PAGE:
The Musashikaori Tea Cultivar

Musashikaori tea plantThe Mushashikaori tea cultivar, meaning “Musashi aroma” is named after the Musashi province, which encompassed what is now Tokyo and Saitama prefectures.

It was registered in 1997 as Japanese tea cultivar number 46, and is geared toward sencha production.

History of Musashikaori

To learn more about this cultivar, we have to go back to when Taiwan was a colony of the Japanese empire (1895 – 1945).

The Japanese started a tea research institute in Taiwan. They began promoting four local tea plant varieties, and one of them was Hard Stem Red Heart (硬枝紅心, Ying Zhi Hongxin).

Have you heard of the Jin Xuan cultivar in Taiwan, that’s used in Milk Oolong? Its origin is also traced back to Hard Stem Red Heart.

The Japanese crossed the Sayamamidori cultivar with a seedling from Hard Stem Red Heart, and labeled it as 27F1-73. In 1968, they crossed that cultivar with Yabukita, and the result was Musashikaori.

More about Musashikaori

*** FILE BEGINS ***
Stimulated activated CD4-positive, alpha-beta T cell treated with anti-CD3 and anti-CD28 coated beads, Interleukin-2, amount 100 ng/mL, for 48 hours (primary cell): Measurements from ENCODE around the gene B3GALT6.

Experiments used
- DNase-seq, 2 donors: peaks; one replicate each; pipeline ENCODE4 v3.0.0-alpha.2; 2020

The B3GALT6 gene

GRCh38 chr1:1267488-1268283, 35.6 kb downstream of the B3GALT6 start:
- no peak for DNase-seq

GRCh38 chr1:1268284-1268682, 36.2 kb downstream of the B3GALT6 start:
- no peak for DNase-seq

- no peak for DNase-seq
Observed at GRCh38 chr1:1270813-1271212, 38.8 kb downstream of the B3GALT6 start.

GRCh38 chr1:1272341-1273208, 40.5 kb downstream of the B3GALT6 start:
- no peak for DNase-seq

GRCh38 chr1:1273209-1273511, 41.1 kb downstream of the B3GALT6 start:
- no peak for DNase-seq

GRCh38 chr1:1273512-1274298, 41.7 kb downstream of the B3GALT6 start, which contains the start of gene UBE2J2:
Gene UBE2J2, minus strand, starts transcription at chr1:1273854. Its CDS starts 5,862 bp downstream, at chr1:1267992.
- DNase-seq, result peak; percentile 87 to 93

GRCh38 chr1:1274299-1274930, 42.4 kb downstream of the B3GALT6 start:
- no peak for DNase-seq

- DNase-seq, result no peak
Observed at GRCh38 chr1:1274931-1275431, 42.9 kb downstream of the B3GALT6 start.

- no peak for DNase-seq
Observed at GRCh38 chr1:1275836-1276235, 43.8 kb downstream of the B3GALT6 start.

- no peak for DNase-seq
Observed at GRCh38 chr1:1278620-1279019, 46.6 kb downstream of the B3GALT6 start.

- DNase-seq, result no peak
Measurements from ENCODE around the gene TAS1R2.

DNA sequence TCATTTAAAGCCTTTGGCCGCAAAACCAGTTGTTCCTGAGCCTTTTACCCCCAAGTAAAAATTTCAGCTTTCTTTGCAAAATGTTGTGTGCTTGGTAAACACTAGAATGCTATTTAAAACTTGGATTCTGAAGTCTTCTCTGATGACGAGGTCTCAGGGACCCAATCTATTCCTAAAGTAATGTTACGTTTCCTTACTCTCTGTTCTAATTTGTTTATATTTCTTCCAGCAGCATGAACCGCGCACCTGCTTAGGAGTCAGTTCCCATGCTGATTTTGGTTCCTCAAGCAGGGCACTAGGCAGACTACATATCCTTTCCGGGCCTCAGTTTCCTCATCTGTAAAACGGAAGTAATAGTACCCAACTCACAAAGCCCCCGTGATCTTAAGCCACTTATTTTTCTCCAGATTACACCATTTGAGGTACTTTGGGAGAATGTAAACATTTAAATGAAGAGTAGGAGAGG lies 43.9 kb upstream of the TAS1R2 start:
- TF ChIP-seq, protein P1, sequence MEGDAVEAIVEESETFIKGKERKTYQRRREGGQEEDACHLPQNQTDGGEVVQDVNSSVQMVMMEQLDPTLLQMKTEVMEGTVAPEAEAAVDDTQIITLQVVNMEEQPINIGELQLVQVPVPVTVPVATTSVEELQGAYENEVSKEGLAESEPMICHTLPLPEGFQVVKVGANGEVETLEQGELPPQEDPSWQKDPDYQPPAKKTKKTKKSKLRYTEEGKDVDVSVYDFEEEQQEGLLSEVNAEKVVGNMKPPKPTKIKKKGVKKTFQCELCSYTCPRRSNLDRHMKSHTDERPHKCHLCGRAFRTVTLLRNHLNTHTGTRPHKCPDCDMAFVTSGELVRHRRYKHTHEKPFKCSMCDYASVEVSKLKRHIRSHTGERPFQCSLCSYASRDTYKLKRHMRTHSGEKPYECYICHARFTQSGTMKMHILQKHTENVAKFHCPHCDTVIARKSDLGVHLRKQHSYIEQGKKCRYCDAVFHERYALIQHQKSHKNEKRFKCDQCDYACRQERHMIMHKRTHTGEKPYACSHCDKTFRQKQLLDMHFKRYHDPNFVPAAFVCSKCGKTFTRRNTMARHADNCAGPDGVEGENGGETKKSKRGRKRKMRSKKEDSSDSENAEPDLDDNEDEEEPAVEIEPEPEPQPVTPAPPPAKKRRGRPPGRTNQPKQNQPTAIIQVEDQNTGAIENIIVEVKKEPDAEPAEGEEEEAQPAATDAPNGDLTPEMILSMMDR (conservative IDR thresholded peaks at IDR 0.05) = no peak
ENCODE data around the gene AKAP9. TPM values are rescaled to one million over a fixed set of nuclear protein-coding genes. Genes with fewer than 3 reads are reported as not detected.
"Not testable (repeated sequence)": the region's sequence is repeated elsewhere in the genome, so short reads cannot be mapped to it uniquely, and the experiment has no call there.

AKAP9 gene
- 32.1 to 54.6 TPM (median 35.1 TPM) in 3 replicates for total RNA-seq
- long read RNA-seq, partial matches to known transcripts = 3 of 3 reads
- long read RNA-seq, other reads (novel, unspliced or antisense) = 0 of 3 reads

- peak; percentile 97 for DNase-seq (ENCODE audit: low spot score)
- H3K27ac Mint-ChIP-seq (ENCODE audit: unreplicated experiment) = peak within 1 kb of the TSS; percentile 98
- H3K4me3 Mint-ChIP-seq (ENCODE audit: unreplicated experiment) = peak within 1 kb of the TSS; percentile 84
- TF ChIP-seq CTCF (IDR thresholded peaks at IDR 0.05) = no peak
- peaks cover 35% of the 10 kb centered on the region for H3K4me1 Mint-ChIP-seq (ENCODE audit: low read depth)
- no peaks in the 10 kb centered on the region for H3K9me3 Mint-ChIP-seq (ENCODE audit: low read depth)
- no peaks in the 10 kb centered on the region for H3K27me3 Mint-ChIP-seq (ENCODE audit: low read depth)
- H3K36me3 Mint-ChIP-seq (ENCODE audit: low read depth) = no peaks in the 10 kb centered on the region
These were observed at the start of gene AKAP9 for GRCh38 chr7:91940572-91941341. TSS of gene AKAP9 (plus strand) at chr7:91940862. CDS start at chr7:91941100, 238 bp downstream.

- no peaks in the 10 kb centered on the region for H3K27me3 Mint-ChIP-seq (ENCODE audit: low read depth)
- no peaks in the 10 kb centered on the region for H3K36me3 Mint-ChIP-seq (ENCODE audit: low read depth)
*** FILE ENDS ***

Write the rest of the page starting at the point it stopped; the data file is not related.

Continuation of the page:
Musashikaori is a late-budding cultivar. It’s harvested 2 to 4 days later than Yabukita, and has a slightly higher yield.

The mature leaves of Musashikaori are smaller than those of Yabukita, and it has a good resistance to cold weather.

When brewed, Musashikaori makes a tea that is comparable to Yabukita in quality, and has a characteristic aroma and umami flavor.

2 Comments

  1. lochan
    August 26, 2014

    Great information. It seems to come from some wonderful cultivars. So I am sure the taste and aroma will be super.

    We have a few Musashikaori in our Jun Chiyabari Tea Garden in Nepal. If they survive we will propagate them and try to get a new type of tea. I am filled with excitement and anticipation as to how they will react to the Himalayan terroir as compared to say Saitama.

    Reply
    1. Ricardo Caicedo
      August 26, 2014

      Hi Lochan

      Sounds very interesting, I hope that your tea plants grow healthy and make an excellent tea.

      Reply

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